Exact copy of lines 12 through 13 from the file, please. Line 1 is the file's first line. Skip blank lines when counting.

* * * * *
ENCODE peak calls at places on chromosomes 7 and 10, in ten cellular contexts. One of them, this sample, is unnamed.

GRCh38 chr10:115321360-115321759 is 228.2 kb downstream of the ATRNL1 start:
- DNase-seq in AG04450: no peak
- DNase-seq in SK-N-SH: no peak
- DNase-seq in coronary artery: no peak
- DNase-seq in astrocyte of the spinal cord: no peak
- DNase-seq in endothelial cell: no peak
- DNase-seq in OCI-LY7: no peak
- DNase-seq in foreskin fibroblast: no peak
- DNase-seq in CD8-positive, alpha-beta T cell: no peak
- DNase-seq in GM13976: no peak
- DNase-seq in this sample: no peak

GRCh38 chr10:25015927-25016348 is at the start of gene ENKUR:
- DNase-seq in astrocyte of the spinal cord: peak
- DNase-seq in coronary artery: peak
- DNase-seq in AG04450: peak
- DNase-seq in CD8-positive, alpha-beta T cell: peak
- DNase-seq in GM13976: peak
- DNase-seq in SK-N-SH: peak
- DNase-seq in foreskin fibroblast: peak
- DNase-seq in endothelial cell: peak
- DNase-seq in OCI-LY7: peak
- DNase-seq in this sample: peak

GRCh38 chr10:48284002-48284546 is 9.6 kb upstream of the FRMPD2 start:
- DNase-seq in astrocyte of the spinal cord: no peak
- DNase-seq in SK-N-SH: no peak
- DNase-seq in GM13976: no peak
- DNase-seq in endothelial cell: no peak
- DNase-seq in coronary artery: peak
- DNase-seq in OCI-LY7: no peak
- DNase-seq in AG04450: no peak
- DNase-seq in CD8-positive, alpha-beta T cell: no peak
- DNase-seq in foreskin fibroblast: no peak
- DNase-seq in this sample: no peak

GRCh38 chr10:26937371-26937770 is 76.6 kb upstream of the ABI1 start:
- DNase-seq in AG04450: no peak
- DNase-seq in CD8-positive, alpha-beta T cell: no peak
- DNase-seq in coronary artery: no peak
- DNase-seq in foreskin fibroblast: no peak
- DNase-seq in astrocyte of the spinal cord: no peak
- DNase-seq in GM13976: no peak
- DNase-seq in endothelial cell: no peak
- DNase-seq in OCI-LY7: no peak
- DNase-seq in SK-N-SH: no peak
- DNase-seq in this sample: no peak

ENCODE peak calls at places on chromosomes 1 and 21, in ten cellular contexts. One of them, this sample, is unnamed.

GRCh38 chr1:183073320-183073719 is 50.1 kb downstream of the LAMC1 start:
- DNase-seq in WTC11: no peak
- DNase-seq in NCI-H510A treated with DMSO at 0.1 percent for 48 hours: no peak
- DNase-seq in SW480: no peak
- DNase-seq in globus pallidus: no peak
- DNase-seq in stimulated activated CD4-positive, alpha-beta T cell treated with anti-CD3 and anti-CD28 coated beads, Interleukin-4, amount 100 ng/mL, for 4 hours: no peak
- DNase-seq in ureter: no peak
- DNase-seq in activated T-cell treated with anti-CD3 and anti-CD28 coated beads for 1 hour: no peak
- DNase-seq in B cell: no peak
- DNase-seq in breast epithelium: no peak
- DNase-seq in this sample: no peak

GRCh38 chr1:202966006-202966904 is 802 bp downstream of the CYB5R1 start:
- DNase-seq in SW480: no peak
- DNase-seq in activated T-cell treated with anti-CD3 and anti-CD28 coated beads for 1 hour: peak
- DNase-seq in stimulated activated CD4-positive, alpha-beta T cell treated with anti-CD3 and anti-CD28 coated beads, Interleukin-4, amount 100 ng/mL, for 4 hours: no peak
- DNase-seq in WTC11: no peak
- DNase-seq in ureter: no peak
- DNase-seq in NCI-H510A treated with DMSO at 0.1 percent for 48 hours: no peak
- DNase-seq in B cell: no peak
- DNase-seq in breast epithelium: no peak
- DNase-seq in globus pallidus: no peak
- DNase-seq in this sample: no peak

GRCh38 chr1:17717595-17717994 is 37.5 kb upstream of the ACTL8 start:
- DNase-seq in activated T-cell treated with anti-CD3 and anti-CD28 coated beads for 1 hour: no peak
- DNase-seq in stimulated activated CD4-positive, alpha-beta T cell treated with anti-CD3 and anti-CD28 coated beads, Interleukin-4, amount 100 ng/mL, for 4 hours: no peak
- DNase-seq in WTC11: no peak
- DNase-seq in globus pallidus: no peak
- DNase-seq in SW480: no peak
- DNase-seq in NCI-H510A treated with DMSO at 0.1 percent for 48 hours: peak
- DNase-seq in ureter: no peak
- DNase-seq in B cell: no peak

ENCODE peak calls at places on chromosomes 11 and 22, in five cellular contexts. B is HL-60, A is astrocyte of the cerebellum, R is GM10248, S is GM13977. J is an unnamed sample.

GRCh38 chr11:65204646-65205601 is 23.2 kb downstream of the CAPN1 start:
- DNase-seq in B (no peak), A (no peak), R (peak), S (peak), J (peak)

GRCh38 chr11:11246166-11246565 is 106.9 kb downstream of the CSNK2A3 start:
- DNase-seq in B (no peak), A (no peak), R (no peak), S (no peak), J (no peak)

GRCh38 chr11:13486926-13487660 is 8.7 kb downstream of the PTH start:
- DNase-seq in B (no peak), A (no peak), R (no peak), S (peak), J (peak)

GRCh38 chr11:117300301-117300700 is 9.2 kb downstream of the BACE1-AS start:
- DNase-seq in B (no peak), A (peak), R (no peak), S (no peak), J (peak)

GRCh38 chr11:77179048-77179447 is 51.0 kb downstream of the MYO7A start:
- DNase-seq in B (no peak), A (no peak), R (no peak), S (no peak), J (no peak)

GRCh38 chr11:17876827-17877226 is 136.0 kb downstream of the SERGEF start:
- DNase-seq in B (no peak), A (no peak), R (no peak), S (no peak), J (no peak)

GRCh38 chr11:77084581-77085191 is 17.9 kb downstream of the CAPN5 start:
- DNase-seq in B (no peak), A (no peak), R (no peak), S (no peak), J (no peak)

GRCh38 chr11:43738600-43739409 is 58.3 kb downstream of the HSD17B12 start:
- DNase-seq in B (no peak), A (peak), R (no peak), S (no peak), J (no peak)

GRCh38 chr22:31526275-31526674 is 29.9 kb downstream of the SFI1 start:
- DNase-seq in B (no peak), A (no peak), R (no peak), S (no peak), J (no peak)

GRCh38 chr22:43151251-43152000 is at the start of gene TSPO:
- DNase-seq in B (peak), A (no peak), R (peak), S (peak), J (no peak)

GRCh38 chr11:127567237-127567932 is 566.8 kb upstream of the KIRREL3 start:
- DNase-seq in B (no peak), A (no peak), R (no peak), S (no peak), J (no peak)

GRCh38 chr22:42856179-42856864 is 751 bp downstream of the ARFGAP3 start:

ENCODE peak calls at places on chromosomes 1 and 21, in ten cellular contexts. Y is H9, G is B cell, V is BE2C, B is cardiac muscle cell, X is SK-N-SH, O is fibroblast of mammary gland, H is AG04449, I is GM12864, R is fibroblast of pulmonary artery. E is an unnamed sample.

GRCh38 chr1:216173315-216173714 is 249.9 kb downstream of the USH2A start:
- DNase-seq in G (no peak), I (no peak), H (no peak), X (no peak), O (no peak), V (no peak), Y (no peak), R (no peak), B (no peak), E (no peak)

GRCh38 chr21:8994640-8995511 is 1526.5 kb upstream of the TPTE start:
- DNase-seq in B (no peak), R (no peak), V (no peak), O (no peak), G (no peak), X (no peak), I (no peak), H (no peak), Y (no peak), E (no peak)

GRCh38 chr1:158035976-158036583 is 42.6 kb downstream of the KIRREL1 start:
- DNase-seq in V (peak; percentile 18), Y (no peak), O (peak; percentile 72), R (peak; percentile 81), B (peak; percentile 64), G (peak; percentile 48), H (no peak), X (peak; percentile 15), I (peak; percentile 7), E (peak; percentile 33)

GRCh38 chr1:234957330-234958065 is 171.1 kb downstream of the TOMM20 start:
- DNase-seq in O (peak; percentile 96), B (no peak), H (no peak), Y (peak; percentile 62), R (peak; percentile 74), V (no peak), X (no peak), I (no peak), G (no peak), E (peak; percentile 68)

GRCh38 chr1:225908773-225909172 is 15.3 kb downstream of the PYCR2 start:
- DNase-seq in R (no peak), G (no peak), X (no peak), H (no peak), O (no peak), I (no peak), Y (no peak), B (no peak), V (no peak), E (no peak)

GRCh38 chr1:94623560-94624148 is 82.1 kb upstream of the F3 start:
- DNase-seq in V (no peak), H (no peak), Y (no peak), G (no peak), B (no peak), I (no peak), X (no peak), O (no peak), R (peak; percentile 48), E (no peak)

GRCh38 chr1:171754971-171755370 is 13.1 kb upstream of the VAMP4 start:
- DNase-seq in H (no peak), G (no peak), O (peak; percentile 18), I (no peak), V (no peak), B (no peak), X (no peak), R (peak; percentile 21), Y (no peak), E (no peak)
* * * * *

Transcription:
- DNase-seq in this sample: no peak

GRCh38 chr10:25015927-25016348 is at the start of gene ENKUR: